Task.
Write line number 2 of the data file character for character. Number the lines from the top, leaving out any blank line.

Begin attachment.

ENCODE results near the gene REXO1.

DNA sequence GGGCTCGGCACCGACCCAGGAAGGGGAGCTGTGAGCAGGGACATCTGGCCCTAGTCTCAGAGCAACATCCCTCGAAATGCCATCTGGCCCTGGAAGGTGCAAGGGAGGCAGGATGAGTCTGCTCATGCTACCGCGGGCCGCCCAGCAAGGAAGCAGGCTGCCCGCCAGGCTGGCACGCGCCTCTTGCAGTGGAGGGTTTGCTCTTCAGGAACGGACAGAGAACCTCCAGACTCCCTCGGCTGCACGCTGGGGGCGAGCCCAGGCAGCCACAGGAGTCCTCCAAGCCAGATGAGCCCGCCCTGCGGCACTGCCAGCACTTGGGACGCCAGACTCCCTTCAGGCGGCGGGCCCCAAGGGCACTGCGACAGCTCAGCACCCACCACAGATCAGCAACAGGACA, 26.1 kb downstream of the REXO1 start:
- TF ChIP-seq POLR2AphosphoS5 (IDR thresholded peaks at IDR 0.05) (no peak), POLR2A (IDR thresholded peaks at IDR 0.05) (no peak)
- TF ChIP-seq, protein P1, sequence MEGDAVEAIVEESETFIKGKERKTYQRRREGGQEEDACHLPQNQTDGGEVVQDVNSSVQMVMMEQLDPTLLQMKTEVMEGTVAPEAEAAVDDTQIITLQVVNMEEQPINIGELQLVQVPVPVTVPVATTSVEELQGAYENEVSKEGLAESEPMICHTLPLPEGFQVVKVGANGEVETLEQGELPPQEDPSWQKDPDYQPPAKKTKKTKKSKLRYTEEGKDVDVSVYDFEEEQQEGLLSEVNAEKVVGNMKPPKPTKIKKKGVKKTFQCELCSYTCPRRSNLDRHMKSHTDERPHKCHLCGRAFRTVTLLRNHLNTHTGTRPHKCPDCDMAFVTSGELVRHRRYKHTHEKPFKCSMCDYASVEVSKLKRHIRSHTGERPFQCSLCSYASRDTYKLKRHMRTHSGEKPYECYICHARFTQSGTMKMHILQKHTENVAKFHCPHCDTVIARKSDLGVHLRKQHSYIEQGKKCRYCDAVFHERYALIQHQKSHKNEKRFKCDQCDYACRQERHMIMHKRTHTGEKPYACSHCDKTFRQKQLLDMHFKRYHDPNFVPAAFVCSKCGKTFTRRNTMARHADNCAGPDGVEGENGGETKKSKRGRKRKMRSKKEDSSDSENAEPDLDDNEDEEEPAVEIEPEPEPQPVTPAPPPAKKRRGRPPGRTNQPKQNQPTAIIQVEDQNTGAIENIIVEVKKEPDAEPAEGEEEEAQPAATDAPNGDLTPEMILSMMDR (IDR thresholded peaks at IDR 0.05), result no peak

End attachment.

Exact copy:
DNA sequence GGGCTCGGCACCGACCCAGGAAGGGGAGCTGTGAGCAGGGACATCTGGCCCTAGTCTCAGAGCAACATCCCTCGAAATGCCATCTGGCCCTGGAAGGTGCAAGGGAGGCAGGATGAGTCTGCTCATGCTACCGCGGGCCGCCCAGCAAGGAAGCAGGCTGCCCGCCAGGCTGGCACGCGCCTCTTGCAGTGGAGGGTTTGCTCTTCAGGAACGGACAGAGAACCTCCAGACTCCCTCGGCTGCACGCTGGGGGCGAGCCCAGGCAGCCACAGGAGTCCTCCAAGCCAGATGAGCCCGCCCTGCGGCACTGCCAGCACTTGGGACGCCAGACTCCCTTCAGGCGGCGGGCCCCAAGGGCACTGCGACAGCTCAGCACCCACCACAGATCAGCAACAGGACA, 26.1 kb downstream of the REXO1 start: